|War Years: 1914-1918
|The war first affected the McLennans when
Hugh announced he was enlisting in the Canadian Field Artillery. Sadly, a year into the
war, he died at the battle of Ypres on May 5, 1915. Hugh's death was a great blow to JS
as, according to John S. Jr., Hugh was "the apple of his father's eye". Another
McLennan, JS's brother Bartlett,
would also lose his life in the war in 1918.
Home in Sydney, JS organized the Cape Breton Branch of the Canadian Patriotic Fund, which raised over $225,000 for the war effort. JS served as president until 1915 and remained a member of the national executive until the termination of the group in 1937.
JS became concerned with the lack of defensive works in Cape Breton to protect an area rich in coal and steel that were valued wartime resources. He argued that Cape Breton went virtually defenseless while Halifax was well guarded and patrolled. Soon the presidents of the coal and steel companies would join their voices with McLennan's, calling for better protection of the area.
JS met a vivacious and intelligent widow by the name of Grace Seely Henop in London at the outbreak of the war. Grace was the widow of Rob Tytus, a famous Egyptologist, and was the mother of two daughters. She was an accomplished linguist and writer with publications in many magazines and papers. Her opinions and her friends were considered somewhat eccentric. She had contacts all over the world and her associates included Alexander Kerensky, the Russian revolutionary, and others of equal renown. JS and Grace had a short courtship and were married in January of 1915. Their son, John Stewart Jr., was born in November of that year.
The addition of Grace to the family caused some strain. Katharine had been acting as the head of her father's household and now she had to step back from that role. John S. Jr. said that "natural jealousies" emerged within the family, but for the most part, Grace got along tolerably well with the rest. In Katharine's letters, she expresses affection for Grace and her daughters. However, the marriage would eventually become merely a sad footnote in JS's life. Relations between the two turned and with the exception of John S. Jr., the marriage could be said to have been a regrettable experience. It is undoubtedly true that Grace's lifestyle, her friends of international renown, and her liberal ideals did not easily mesh with JS's more resigned, traditional sense of dignified accomplishment and service to one's country. Though the two made a handsome pair, with JS being 6'3" in height and Grace 6', they could not happily live together. For the most part, JS resided at Petersfield or Ottawa and Grace at the Tytus mansion in Tyringham, Massachusetts. According to John Stewart Jr., his parents maintained separate homes from 1919 on and JS, as part of the separation agreement, was denied access to his son except for two afternoon visits a year. John S. Jr. believed the divorce proceedings were so protracted because Grace had little grounds for divorce and she was fighting for custody. Grace would finally "wear down" JS and a formal divorce was declared in 1927. Grace died in 1928 and this left John S. Jr. to begin a real relationship with his father. He would become a valued companion to JS until his father's death in 1939.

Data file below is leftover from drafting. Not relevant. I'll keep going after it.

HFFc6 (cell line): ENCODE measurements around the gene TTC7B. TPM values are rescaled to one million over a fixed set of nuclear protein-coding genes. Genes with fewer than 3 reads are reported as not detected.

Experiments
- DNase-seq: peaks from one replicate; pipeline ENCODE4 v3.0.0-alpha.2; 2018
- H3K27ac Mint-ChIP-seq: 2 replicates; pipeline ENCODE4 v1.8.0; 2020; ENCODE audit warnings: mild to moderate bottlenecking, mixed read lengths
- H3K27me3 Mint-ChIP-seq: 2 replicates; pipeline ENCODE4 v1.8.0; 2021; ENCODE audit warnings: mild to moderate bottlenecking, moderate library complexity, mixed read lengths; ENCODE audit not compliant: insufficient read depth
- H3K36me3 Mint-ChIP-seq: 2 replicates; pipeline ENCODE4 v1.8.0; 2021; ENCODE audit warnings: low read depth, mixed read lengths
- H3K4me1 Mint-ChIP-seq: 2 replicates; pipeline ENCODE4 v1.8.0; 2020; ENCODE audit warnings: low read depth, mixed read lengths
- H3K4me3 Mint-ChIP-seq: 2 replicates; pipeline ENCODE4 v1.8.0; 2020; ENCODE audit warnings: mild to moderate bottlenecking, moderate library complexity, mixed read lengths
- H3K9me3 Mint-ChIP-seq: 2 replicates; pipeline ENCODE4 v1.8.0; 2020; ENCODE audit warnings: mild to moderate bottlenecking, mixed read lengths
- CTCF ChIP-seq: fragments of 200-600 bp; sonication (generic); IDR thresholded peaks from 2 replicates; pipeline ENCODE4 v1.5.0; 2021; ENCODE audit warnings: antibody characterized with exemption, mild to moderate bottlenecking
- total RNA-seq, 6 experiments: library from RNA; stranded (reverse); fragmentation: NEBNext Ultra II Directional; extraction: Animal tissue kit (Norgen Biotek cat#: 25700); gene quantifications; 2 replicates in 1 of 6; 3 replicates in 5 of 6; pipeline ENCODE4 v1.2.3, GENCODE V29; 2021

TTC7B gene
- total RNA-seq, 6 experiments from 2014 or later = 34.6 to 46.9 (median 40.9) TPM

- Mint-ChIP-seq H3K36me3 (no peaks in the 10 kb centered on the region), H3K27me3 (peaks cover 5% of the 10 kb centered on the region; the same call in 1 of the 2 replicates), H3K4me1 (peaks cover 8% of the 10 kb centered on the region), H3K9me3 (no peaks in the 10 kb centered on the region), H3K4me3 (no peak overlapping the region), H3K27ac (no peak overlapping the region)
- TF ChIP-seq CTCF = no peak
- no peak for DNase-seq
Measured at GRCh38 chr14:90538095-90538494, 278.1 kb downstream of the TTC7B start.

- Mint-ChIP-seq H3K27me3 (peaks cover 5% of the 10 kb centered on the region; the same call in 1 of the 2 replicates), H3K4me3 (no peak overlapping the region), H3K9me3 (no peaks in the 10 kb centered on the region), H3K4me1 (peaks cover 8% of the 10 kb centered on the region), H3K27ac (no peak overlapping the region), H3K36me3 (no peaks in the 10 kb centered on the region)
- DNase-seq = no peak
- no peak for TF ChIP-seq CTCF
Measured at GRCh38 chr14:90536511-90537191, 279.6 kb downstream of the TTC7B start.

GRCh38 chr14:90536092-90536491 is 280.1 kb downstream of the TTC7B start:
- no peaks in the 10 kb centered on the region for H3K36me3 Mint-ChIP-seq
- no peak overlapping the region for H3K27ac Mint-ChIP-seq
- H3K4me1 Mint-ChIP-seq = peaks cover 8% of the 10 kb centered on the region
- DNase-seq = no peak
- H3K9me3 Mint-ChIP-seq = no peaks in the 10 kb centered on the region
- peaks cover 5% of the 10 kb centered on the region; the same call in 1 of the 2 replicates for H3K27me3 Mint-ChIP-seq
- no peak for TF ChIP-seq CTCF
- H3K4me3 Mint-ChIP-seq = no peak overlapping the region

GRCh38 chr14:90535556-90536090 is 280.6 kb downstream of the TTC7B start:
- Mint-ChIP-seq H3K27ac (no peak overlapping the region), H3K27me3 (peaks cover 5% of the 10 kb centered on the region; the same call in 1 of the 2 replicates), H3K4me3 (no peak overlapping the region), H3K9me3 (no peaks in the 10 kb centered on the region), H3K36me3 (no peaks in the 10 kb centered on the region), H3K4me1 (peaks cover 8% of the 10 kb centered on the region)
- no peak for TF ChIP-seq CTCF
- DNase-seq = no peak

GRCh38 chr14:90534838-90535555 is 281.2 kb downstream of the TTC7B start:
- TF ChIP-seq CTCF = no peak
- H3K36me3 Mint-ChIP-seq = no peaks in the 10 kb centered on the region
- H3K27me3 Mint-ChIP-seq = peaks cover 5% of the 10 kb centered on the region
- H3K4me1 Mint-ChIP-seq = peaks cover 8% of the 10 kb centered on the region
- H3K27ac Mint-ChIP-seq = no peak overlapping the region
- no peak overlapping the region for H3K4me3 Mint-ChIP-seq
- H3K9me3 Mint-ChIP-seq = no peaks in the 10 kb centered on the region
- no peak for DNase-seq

However, this unpleasantness was still in the future. Meanwhile, JS
worked hard in the interest of his country. In 1915, he sought a permanent seat on
London's High Commission. Prime Minister Borden personally named JS to the Military
Hospitals and Convalescent Homes Commission. In 1916, he was appointed to the Canadian
Senate. As a Senator, JS was not given to much debate, nor was he overly outspoken on
issues. However, he was a diligent and active committee man who was valued for his
judgment and measured thinking. In the Senate, JS concentrated on what would happen after
the war, Canada's economic situation and the readmittance of veterans. He was also
concerned with Canada's relationship with Great Britain. In 1918, JS was named a delegate
to the Inter-Allied Conference for the Care of the Disabled.
|Katharine also felt the call to do her part in the war
effort. She wished to join other young women overseas, like Helen Kendall and her friend
Edith Parkman, as a nurse or nurse's assistant in the military hospitals. JS would not
hear of his youngest daughter, who had been sick as a child with diphtheria, sailing
overseas to tend to sick and dying soldiers. Not only did JS fear for his daughters